“The biggest surprise was seeing how seemingly simple garments can be so complicated,” says Hackett. “They look super simple but when you get down to the nitty gritty they’re not.” To show this, a column dress is displayed inside out, busting the myth that Balenciaga didn’t use corsetry. Other pieces were X-rayed by artist Nick Veasey to reveal hidden construction and strategically placed weights, while animated patterns are painstakingly recreated by London College of Fashion students to show the surprising level of construction. A 1954 taffeta bubble-hem evening gown, the first piece to ever be picked up for the V&A archive in 1968, is so challenging it befuddled even the curator who acquired it, describing it as “an oddity”.
Another “oddity” is the iconic envelope dress, an angular construction of which only a couple were made – and one returned because the client couldn’t work out how to go to the bathroom in it. How on earth does it stay in that rigid silhouette? “Fabric and geometry,” says Hackett. Indeed, Balenciaga’s expert tailoring skills were matched by his innovation with fabrics. He started each collection with a swatch of material rather than a sketch, “a real sign of somebody who’s a maker rather than just a thinker,” says Davies-Strodder. So paper-thin taffeta appears almost air-whipped and a hat made of layers of cellophane and ramie has required more conservation than any other item, but still retains the lustre of a crown of mussels over 50 years later. Silk-gazar – which he developed with Swiss textile house Abraham – is a “fabulous fabric to work with, it reacts really well to humidity and steam, you can shape it and get a crisp finish,” says Hackett.
Despite the forensic-level investigation into the craftsmanship, there remains an emotional resonance at the forefront of the work for both women. “You get very attached to them,” says Hackett of the pieces. “And slightly protective sometimes.” For Davies-Strodder the garments offer a gateway into the designer’s mind: “You get a sense of being in his head and the fact that he is clearly someone who was a perfectionist – that’s really obvious from looking at the work.”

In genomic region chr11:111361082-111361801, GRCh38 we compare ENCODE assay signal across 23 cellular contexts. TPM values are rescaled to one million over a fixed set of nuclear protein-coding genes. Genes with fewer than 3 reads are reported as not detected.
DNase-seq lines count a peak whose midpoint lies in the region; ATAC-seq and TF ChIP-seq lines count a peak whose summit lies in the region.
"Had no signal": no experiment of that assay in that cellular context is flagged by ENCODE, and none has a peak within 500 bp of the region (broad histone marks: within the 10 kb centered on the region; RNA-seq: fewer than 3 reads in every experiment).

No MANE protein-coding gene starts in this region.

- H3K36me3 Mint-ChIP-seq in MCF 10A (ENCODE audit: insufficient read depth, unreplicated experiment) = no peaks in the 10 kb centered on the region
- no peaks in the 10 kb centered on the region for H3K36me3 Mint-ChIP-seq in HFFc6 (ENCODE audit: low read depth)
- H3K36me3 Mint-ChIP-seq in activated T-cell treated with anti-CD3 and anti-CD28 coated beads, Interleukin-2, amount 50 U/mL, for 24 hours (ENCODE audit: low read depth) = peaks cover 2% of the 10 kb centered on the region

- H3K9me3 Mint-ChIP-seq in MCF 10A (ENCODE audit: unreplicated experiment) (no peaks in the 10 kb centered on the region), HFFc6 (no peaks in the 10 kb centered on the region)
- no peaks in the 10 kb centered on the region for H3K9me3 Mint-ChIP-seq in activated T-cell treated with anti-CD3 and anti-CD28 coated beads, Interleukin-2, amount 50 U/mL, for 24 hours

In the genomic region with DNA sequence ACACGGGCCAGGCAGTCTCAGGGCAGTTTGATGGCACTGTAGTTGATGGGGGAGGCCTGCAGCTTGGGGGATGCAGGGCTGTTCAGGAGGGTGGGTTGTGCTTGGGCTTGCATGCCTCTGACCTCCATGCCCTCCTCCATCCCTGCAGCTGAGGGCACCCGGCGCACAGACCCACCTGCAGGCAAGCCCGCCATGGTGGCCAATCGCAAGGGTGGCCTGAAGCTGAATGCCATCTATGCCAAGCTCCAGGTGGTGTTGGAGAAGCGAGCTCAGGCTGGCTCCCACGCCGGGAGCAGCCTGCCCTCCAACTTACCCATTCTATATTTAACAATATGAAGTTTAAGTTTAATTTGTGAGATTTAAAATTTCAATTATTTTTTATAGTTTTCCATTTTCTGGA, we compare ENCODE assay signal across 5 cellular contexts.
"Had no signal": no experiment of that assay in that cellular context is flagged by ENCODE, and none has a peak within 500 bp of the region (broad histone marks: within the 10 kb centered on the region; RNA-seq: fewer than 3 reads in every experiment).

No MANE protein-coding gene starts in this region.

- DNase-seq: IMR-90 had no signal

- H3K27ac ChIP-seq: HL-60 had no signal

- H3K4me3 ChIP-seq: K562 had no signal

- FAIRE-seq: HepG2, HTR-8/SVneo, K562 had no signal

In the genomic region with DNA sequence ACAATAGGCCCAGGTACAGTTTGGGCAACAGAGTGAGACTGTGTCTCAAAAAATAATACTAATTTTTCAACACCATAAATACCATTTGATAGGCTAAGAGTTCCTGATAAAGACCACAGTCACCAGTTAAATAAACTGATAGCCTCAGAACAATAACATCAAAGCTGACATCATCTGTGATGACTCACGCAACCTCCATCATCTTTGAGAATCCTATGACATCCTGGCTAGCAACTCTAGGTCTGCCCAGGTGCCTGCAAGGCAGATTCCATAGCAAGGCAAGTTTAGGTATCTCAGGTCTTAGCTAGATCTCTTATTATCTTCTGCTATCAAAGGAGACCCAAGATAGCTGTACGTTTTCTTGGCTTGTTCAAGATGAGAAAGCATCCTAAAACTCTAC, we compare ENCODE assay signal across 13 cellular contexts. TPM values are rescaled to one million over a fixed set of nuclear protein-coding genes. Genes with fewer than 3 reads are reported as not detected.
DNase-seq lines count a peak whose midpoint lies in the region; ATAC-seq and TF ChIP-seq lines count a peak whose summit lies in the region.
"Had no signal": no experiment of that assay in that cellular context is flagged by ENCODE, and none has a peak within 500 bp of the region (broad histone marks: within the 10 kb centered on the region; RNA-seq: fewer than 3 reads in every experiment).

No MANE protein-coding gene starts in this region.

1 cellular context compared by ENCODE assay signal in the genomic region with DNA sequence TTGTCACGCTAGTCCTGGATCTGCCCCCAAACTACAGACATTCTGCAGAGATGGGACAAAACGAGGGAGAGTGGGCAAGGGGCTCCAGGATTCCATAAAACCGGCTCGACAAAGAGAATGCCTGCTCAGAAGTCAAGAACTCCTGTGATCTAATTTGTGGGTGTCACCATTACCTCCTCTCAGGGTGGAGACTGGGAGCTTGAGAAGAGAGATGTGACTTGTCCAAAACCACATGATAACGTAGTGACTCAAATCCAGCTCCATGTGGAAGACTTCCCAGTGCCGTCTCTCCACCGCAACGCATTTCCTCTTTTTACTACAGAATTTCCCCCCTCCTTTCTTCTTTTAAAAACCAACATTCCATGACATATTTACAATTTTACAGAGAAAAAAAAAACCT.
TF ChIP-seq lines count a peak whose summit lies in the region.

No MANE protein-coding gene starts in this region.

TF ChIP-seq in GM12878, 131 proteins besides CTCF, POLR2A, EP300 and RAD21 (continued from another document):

The rarefied world of couture might seem to hold little in common with what we wear today – but that couldn’t be further from the case, as the second part of the exhibition demonstrates. Dedicated to the designer’s legacy, it traces the Balenciaga effect across a diverse body of work from a wide range of designers; from his apprentices like André Courrèges and Emanuel Ungaro to contemporary names such as J.W. Anderson, Iris Van Herpen, Phoebe Philo and ex-Balenciaga alumnus Nicolas Ghesquière. An electric blue nylon coat from Demna Gvasalia’s Balenciaga offers a neat bookend to the show, the off-the-shoulder silhouette echoing the stand-away collars favoured by the “master”.
Davies-Strodder likens Balenciaga’s influence to the ripple effect of a pebble dropping in water. Or to return to some more hyperbolic language for a moment, as Diana Vreeland put it: “Balenciaga gave the world fashion”.
Balenciaga: Shaping Fashion runs from May 27, 2017 until February 18, 2018 at the V&A.